You ended Core by reading Toni Morrison’s “Beloved.” Here we get a pointed and sometimes difficult to read account of American slavery and the effects of bondage on the human psyche. Professor Don Snow wrote of “Beloved,” “Here it’s not a matter of restoring the subjective self but of locating it in the first place. The main characters in the novel have lived their lives more as objects than as subjects. Their great challenge is to establish subjectivity, the core ontological quality of moral agency. Subjectivity is a privilege in ‘Beloved,’ not a given.” And the compelling nature of “Beloved,” of course, is that it gives us a peek not simply into an unsavory chapter of American history, but it speaks more broadly to the issue of oppression and the universal importance of claiming the self. It has occurred to me, partially through my re-reading of “Beloved,” that while chattel slavery is behind us, the idea of more subtle forms of oppression (instances where identity is prescribed or imposed on others) happens with some frequency. In fact, much of our lives are about the construction of identities and defending them against a world that would often times prefer to do it for you, to define you for you.
As I said in the introduction of this talk, one of the things I am is a Christian. In fact, I am an ordained Christian minister. I preach regularly in a local congregation, which, for over a decade now, has claimed as part of its identity the moniker “Open and Affirming.” That is, the congregation has publicly and specifically declared that those of all “sexual orientations, gender identities, and gender expressions” are welcome in its full life and ministry. This particular facet of our identity is well known throughout the community and it is conceived by many (both within and without the congregation) to be part of the church’s broader commitment to social justice of all forms. Recently a minister from a different local church and I were having a conversation in which he rather nonchalantly insinuated that our church is not, in fact, Christian. What he didn’t understand, and frankly what I fear at times my own congregation doesn’t understand, is that we don’t claim an “Open and Affirming” stance despite our faith, we do so because of it.
I share the story to illustrate that what that minister did there, rather subtly, happens with great frequency and in many contexts. Just as he decided to hand me a new identity as a non-Christian, so too have you been handed and will be handed many identities throughout your life, some of which you may not want to accept. Our identities are consistently being defined and redefined often for us, and often without our permission. And the process of defining and claiming ourselves at times feels like a struggle. It’s difficult. It’s so difficult that not even Superman can do it. Really. As some of you may have heard, it made the news in recent weeks that the super hero who has long maintained the motto of standing for “truth, justice, and the American way” is fed up, and he is considering renouncing his US citizenship. And he can do that, right? That’s one of the options. If the identity we claim as our own is conflicted, or complicated, we can simply surrender it. If this is what it means to be an American, I’ll move to Canada. And how many people have said, if this is what it means to a person of faith, count me out. We can do that. People do it all the time.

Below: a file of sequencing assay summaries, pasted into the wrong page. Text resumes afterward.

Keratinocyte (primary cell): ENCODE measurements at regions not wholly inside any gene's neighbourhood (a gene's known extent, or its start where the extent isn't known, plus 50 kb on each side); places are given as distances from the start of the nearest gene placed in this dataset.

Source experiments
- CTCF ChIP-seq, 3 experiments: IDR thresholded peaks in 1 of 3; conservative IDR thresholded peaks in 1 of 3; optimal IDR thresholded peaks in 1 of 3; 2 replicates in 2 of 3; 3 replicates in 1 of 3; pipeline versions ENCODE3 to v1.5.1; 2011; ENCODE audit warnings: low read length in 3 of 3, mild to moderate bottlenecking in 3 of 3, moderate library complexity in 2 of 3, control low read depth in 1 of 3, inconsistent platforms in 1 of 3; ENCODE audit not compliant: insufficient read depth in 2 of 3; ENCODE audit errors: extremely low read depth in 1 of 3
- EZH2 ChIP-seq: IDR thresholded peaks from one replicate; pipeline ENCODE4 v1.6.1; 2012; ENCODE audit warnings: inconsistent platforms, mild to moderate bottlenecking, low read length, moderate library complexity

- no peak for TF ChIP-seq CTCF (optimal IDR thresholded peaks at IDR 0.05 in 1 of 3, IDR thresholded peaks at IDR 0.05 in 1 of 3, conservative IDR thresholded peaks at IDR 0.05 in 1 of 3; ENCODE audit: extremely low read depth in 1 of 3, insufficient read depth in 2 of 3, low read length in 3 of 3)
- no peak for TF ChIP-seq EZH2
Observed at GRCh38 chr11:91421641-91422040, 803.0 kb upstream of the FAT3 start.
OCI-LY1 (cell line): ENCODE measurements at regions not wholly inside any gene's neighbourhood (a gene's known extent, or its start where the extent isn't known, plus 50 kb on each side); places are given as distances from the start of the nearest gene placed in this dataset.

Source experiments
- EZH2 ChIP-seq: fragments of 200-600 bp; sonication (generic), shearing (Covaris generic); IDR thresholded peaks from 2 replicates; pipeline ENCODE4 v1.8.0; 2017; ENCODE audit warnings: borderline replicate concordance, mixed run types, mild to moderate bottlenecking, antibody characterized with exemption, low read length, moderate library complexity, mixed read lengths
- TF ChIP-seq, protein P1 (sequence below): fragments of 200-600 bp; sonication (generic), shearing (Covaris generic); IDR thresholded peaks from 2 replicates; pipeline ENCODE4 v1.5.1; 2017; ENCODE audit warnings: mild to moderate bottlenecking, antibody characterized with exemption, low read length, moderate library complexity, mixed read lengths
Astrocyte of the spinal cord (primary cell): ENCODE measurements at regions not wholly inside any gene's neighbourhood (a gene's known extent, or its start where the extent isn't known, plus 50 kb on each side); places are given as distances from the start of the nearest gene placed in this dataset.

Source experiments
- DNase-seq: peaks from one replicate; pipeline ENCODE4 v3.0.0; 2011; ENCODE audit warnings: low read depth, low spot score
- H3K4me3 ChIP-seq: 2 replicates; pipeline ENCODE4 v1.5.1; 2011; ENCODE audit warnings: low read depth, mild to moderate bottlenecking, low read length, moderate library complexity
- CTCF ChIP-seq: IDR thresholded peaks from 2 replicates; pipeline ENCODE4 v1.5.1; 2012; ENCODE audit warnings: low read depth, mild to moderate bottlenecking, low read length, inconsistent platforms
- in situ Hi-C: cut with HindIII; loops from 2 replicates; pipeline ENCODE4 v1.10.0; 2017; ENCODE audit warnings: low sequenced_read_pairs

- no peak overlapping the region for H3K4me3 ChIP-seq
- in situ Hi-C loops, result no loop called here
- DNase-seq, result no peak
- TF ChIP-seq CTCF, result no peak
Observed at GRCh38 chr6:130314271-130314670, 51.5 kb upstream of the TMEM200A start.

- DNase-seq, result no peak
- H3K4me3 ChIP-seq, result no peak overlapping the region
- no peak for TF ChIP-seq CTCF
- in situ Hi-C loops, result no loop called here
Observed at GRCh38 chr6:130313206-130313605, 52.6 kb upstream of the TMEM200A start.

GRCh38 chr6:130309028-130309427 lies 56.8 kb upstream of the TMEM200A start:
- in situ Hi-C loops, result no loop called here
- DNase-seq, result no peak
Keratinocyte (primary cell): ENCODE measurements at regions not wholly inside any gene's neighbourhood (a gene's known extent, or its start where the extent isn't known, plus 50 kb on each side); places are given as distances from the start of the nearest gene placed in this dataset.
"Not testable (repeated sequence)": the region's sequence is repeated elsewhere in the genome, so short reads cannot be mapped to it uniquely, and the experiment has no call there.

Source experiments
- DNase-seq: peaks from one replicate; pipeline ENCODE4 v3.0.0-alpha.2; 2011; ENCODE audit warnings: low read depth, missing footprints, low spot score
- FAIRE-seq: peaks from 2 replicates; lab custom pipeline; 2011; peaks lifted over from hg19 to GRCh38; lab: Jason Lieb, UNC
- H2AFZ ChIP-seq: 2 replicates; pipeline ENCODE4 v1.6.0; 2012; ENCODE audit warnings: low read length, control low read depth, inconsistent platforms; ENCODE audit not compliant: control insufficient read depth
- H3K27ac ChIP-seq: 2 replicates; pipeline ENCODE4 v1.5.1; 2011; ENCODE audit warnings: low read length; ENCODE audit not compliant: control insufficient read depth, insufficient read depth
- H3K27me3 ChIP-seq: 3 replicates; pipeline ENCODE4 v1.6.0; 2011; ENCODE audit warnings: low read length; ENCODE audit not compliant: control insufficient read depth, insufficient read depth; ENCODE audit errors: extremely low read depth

But what I urge you to do. Indeed, precisely what I think your Whitman education has equipped you to do is to stand up, and claim yourself for yourself. If your country doesn’t play nicely with others, don’t quip about revoking your citizenship, and if in a terribly unlikely scenario Whitman College, your alma mater, should get careless and stop living up to the kind of academic institution you were once proud to call your own, don’t simply shrug off your alumni status. The real work is in claiming for yourselves and indeed shaping your identities to be the best versions of them they can be.
You can frame the life that sits ahead of you in lots of ways. You will, of course, dance with the seduction of material success. We all do. But consider framing what lies ahead as a journey of self-discovery – a journey to actively find out who you are in the most fundamental ways, and to resist tacitly accepting what the world would like to give you. And I might add, not only should not let the world define you, you should be wary of falling into the trap of defining others. You are soon to be graduates of Whitman College, which of course is not only now a part of your identity, but I hope a tool you will employ wisely as you set about your life-long process of self-discovery.
Congratulations class of 2011 and Godspeed.